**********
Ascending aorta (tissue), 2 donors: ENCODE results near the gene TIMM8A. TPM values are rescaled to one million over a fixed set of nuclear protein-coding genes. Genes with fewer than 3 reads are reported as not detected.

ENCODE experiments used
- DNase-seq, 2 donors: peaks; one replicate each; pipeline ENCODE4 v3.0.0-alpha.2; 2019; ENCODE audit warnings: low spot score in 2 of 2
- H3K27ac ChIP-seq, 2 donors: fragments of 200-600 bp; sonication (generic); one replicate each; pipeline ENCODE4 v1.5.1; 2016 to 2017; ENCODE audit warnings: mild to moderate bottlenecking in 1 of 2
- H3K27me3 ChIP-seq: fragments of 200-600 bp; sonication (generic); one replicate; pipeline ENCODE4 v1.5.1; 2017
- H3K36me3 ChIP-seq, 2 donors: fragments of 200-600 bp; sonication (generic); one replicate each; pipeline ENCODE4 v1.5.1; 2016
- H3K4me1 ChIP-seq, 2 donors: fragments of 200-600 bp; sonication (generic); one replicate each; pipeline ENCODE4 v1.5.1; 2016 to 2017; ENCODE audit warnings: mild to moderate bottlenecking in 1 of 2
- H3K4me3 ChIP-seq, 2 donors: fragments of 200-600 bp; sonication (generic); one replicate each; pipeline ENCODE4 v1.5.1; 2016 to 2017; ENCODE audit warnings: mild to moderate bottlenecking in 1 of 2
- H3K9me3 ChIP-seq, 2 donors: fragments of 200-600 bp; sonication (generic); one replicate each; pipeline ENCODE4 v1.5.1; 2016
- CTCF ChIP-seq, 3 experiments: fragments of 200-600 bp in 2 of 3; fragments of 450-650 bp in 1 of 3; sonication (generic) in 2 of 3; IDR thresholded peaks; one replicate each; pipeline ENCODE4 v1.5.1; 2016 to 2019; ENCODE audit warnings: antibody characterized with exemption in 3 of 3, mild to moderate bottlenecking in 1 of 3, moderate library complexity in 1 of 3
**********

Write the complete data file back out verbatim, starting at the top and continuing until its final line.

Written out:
Ascending aorta (tissue), 2 donors: ENCODE results near the gene TIMM8A. TPM values are rescaled to one million over a fixed set of nuclear protein-coding genes. Genes with fewer than 3 reads are reported as not detected.

ENCODE experiments used
- DNase-seq, 2 donors: peaks; one replicate each; pipeline ENCODE4 v3.0.0-alpha.2; 2019; ENCODE audit warnings: low spot score in 2 of 2
- H3K27ac ChIP-seq, 2 donors: fragments of 200-600 bp; sonication (generic); one replicate each; pipeline ENCODE4 v1.5.1; 2016 to 2017; ENCODE audit warnings: mild to moderate bottlenecking in 1 of 2
- H3K27me3 ChIP-seq: fragments of 200-600 bp; sonication (generic); one replicate; pipeline ENCODE4 v1.5.1; 2017
- H3K36me3 ChIP-seq, 2 donors: fragments of 200-600 bp; sonication (generic); one replicate each; pipeline ENCODE4 v1.5.1; 2016
- H3K4me1 ChIP-seq, 2 donors: fragments of 200-600 bp; sonication (generic); one replicate each; pipeline ENCODE4 v1.5.1; 2016 to 2017; ENCODE audit warnings: mild to moderate bottlenecking in 1 of 2
- H3K4me3 ChIP-seq, 2 donors: fragments of 200-600 bp; sonication (generic); one replicate each; pipeline ENCODE4 v1.5.1; 2016 to 2017; ENCODE audit warnings: mild to moderate bottlenecking in 1 of 2
- H3K9me3 ChIP-seq, 2 donors: fragments of 200-600 bp; sonication (generic); one replicate each; pipeline ENCODE4 v1.5.1; 2016
- CTCF ChIP-seq, 3 experiments: fragments of 200-600 bp in 2 of 3; fragments of 450-650 bp in 1 of 3; sonication (generic) in 2 of 3; IDR thresholded peaks; one replicate each; pipeline ENCODE4 v1.5.1; 2016 to 2019; ENCODE audit warnings: antibody characterized with exemption in 3 of 3, mild to moderate bottlenecking in 1 of 3, moderate library complexity in 1 of 3